After Tostados and Cafe Solo we head off for more mountain driving, our aim the walk at Laujar de Andarax. We (I) decide that since the walk is approximately 6 hours that we should drive the shortest route. It takes several maps to work out highways, major roads and minor roads as the walk is in the next province. So the green highway (which is the next level up from the white highway) is our aim. F@#%ing Hell. The road is unbelievable and I don’t have any pictures to show because I was gripping the arm rest so tight, palms sweating, in fact everything sweating and unable to move. Pete kept saying you should get a picture of this and I would respond “bullshit”. I can only surmise that the white road was probably in a greater state of disrepair and had been upgraded (well it was a full lane wide), and the green road, officially labelled as highway A348 hadn’t been attended to for several decades.
Driving along footpaths, driveways and tree roots not to mention old women staring in disbelief as we navigate through their 3 house towns we finally negotiate this section of the A348. Coming down the mountain the road actually achieves a full car width, but there are more towns, no roadsigns and the landscape is quiet desolate.
Around Ugijar, about halfway to our walking destination the highway turns into a brand new super-duper dual lane road and we sigh thinking there may still be enough time in the day for our walk, but alas it only lasts for a few kilometers and reverts to a broken down lane but at least there is not a shear cliff on one side and there is room for another car to pass.
We arrive at Laujar de Andarax around midday, and take the scenic route a little way up the mountain side in search of the walk. On route Pete restores National Park signs that local farmers have replaced with their “Private Property – Keep Out” signs. No luck with finding the track start so we head for the tourist office which turns out to be closed for the low season … funny because the brochure we picked up in Trevelez suggests it as an excellent activity for October! So onward. It has been an amazing drive this morning – completely terrifying but there’s nothing like a bit of adrenaline to keep things interesting. And then there was the beautiful vistas when I could relax enough to see them. We decide for the coast.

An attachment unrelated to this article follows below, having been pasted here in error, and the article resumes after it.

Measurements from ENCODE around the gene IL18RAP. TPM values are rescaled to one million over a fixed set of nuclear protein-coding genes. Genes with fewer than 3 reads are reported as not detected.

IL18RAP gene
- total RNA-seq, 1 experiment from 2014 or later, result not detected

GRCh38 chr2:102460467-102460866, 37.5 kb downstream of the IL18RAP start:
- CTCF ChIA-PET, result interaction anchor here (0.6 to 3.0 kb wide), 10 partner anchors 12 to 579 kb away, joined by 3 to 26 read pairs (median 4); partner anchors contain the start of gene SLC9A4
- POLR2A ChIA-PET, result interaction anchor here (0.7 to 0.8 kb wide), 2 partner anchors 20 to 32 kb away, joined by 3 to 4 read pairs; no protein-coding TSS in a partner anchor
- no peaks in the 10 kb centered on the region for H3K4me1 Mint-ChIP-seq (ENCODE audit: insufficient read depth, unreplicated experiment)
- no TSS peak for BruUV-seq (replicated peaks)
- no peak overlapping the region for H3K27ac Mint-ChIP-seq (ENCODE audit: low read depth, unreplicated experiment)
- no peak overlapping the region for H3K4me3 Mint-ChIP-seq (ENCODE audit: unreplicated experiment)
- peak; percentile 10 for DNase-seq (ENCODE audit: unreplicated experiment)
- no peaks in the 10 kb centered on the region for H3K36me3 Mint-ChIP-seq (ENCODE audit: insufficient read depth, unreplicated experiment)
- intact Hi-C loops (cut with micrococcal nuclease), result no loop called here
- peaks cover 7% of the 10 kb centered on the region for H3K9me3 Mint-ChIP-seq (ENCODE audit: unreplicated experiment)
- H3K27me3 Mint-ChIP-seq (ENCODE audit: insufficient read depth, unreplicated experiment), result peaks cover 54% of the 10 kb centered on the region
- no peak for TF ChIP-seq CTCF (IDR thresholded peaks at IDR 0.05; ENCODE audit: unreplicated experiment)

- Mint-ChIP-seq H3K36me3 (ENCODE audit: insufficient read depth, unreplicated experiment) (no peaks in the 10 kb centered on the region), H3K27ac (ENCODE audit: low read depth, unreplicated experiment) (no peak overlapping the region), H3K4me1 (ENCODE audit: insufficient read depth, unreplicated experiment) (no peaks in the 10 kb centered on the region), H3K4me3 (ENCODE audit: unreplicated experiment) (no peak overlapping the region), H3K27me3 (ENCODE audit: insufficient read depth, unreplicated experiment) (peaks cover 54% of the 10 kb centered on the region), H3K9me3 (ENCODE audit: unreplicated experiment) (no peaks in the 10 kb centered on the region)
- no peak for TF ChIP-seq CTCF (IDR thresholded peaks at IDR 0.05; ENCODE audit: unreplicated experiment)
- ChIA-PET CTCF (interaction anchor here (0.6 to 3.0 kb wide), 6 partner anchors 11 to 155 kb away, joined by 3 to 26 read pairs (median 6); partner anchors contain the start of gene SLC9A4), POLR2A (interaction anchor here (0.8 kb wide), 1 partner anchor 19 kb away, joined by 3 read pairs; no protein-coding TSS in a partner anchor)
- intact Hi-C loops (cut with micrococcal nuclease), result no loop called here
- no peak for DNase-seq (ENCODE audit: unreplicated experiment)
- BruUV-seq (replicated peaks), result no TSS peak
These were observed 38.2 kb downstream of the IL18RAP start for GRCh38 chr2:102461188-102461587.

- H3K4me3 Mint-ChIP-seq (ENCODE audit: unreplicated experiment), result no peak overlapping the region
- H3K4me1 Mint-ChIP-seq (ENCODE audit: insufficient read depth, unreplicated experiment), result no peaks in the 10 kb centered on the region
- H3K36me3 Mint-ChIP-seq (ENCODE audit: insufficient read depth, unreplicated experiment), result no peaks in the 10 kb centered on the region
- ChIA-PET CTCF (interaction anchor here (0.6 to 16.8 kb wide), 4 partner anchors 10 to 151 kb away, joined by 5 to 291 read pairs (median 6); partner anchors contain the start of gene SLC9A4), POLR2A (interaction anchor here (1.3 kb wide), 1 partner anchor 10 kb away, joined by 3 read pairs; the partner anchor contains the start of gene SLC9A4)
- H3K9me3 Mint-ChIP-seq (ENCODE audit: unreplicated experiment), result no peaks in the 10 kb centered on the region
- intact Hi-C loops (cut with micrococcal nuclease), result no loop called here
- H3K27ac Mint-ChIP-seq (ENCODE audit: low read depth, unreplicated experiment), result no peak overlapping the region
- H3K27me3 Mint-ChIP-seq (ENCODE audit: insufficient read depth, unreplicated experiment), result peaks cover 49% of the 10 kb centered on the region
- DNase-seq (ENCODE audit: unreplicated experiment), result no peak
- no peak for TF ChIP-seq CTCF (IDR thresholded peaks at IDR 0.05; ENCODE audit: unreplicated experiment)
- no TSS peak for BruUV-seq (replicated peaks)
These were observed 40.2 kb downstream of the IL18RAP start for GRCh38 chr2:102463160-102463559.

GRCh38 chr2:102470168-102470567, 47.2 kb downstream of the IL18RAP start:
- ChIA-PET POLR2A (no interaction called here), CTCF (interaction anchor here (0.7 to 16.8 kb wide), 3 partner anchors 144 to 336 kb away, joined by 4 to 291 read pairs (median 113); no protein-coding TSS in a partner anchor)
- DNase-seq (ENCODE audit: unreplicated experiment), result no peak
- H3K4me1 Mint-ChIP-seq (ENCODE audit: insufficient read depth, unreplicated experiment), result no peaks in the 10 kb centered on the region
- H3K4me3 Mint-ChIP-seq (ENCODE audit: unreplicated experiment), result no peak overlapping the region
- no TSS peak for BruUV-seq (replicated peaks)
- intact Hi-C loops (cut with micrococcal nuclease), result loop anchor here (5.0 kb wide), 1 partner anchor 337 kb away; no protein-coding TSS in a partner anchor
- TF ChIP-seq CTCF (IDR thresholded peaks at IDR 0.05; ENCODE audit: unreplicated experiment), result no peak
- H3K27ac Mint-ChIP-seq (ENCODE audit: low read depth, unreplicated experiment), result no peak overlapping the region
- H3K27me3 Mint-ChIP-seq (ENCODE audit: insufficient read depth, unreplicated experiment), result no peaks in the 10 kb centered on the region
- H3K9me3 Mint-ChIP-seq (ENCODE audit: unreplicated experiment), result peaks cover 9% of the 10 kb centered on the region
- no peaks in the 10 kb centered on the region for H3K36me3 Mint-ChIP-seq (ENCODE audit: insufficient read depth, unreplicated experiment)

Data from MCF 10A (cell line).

At the tourist information office Salobrena was suggested as a beautiful destination in the province of Granada. We decide to hit the coast east of Salobrena in the hope of finding a quieter section of the coast as in Conil versus Cadiz. As we drive on from Ugijar green houses start to appear on the landscape – great fields covered in plastic. And, as we get closer to the coast the density of plastic tents increases to cover everything the eye can see as far as the waters edge. The area is hilly if not mountainous and everything has been blasted into levels that can be converted to agriculture. It’s really weird because the landscape and soil look completely inhospitable but it appears to be the centre of the most intensive agriculture and one wonders why it isn’t on the plains where there is soil and the ground is level. Oh well, there’s lots we’ve wondered about in Spain (especially where logic is concerned) and this just adds to the list. Onward.
We settle at Almunecar and find a pension close to the beach (Playa del Cristobalal) at a reasonable price. The gardens nearby house some amazing sculptures from artists who reside in Syria. As we’re walking around Pete hears power tools being used and wonders whether some sculptures aren’t being created now. We follow the sound and find 3 sculptors working away at enormous blocks of marble. They are commissioned every year for 2 weeks to create a couple of works each and they are amazing. So inspiring.
We settle for dinner at a beachside restaurant which has a delightful outlook over the Mediterranean with heaps of fresh fish and fruit appearing on dinner plates. We ask if they recommend anything … and they do … sole … ouch. Tastes great but at $125 aussie dollars for the fish dish alone (it was for two) we are looking at the budget and wondering whether we might come home a week earlier.
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